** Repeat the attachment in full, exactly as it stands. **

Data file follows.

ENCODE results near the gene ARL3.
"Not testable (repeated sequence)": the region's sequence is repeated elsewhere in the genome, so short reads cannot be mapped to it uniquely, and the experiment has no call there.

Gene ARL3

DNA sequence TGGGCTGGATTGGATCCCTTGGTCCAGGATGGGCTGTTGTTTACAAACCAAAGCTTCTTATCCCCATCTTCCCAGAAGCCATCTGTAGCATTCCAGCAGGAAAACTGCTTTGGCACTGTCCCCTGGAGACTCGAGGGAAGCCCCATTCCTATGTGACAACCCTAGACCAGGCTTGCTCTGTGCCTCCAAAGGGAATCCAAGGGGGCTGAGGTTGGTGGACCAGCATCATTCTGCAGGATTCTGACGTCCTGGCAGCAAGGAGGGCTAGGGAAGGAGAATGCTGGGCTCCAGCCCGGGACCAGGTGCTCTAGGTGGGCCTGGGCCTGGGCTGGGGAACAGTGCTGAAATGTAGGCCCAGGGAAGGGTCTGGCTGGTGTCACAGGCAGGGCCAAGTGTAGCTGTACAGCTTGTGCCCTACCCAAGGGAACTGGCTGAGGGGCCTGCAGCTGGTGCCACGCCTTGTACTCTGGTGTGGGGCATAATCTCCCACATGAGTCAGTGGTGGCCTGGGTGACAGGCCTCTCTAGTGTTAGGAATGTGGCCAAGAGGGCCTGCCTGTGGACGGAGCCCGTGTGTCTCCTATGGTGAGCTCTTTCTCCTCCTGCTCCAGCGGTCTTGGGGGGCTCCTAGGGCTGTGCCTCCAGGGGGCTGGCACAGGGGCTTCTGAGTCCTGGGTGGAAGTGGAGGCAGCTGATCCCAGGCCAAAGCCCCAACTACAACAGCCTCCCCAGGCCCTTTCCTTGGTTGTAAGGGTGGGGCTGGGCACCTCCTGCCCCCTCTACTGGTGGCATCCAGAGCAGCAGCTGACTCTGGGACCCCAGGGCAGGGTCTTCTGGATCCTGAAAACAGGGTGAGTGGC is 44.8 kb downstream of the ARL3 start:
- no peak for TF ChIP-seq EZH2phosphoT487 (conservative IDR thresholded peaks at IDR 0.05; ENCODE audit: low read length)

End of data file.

ENCODE results near the gene ARL3.
"Not testable (repeated sequence)": the region's sequence is repeated elsewhere in the genome, so short reads cannot be mapped to it uniquely, and the experiment has no call there.

Gene ARL3

DNA sequence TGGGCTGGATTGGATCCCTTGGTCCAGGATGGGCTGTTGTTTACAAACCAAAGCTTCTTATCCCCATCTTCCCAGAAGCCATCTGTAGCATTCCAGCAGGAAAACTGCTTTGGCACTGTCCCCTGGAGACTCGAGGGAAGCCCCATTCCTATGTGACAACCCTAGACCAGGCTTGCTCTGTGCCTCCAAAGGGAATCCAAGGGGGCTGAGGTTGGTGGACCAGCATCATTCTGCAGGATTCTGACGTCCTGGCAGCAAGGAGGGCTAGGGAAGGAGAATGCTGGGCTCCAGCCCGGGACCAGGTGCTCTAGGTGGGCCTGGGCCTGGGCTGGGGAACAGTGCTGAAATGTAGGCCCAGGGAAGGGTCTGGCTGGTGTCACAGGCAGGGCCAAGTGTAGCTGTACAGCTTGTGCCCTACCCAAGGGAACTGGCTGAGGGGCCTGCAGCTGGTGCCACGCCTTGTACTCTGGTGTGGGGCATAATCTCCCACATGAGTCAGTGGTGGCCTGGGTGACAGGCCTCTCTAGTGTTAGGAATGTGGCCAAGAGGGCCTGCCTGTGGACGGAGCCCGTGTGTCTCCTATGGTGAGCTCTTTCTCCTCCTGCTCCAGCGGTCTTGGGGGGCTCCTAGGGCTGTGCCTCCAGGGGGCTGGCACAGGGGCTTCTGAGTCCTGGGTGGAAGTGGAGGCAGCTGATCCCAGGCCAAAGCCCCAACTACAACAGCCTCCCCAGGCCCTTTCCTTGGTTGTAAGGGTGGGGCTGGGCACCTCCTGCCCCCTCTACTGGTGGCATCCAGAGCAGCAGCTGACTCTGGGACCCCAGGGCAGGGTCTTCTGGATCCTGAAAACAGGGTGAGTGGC is 44.8 kb downstream of the ARL3 start:
- no peak for TF ChIP-seq EZH2phosphoT487 (conservative IDR thresholded peaks at IDR 0.05; ENCODE audit: low read length)